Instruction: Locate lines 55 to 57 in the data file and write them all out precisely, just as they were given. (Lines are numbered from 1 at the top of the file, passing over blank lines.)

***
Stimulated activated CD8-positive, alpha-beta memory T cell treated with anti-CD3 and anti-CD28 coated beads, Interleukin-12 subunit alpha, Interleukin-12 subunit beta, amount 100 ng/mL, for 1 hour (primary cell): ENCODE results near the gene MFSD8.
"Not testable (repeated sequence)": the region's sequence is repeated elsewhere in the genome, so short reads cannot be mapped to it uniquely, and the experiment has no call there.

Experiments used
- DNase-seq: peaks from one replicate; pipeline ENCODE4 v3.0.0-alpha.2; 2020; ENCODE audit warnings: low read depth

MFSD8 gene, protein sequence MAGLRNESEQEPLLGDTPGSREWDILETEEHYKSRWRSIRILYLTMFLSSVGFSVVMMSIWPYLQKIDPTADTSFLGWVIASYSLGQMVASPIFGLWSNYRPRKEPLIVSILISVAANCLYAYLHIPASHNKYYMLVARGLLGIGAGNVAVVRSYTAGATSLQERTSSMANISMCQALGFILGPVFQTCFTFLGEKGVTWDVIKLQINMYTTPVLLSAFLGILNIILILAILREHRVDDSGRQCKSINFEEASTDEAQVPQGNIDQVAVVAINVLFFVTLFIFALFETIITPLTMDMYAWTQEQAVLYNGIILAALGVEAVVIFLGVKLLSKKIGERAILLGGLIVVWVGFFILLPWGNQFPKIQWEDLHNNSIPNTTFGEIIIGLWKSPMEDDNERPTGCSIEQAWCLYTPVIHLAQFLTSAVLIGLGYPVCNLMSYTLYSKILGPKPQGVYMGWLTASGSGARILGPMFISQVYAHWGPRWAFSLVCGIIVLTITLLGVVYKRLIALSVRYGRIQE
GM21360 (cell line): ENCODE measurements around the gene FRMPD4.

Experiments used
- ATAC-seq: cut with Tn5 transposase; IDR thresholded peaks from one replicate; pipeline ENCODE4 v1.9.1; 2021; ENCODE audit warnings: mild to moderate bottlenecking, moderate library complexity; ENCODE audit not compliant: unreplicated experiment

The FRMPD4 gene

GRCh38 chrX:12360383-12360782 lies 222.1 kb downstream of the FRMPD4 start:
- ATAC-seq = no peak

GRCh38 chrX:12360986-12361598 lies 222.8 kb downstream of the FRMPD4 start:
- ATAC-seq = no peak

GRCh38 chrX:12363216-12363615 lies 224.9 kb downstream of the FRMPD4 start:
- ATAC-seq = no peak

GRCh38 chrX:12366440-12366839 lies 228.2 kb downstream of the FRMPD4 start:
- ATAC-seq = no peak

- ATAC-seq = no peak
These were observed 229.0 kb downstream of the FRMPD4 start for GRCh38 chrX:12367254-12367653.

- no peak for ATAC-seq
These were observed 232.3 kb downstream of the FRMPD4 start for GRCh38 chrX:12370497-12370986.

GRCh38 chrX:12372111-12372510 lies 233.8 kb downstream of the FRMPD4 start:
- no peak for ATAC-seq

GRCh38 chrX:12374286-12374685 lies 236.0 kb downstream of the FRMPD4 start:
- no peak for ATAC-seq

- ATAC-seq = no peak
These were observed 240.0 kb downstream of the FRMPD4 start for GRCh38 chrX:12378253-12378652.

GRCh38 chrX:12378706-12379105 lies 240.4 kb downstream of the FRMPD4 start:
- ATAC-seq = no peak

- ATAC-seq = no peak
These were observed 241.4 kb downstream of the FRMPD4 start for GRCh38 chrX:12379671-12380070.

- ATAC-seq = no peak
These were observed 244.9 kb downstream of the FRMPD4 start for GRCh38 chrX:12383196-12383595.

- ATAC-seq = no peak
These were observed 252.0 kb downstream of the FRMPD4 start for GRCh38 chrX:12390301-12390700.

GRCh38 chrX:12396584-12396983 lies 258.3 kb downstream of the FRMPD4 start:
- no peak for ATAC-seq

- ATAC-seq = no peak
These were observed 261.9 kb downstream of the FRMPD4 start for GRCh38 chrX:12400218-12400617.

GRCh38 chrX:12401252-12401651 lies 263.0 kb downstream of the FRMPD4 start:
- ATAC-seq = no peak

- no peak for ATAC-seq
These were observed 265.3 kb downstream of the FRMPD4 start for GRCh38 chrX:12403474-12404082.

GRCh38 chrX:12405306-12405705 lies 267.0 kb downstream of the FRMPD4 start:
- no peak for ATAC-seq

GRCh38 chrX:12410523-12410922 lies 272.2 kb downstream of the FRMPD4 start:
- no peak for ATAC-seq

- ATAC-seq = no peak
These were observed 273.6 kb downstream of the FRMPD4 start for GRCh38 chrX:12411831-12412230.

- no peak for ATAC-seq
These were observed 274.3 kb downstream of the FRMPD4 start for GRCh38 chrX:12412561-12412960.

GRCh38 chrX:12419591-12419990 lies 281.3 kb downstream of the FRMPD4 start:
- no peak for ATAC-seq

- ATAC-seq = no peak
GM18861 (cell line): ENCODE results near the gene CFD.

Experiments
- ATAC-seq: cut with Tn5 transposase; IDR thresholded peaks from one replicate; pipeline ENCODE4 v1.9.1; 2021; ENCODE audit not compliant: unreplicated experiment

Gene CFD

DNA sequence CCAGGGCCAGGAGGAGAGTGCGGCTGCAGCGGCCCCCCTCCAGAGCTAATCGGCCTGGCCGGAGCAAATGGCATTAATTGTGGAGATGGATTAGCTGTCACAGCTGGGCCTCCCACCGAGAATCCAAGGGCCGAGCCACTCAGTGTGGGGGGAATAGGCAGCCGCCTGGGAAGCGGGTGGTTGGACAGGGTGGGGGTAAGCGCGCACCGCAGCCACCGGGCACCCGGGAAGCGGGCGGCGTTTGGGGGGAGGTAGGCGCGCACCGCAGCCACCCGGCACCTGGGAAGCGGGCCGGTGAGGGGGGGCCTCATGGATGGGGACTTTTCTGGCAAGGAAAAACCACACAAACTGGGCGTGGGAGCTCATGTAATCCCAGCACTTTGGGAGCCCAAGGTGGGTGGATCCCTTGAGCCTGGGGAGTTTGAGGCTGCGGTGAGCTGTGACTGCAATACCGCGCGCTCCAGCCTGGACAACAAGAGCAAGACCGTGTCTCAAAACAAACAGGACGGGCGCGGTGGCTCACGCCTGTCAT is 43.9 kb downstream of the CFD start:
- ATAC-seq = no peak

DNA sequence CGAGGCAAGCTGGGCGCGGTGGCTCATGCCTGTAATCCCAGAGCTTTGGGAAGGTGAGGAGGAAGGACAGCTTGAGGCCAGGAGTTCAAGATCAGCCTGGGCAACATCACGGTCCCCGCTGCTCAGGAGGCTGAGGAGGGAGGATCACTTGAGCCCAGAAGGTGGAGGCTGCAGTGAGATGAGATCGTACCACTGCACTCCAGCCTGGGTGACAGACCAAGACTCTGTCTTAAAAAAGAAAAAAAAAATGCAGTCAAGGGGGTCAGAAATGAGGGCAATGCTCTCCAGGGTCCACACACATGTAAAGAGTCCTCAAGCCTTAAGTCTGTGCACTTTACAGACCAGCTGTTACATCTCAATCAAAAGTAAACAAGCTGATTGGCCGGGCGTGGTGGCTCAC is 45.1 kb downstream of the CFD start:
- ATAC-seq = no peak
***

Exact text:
GM18861 (cell line): ENCODE results near the gene CFD.

Experiments
- ATAC-seq: cut with Tn5 transposase; IDR thresholded peaks from one replicate; pipeline ENCODE4 v1.9.1; 2021; ENCODE audit not compliant: unreplicated experiment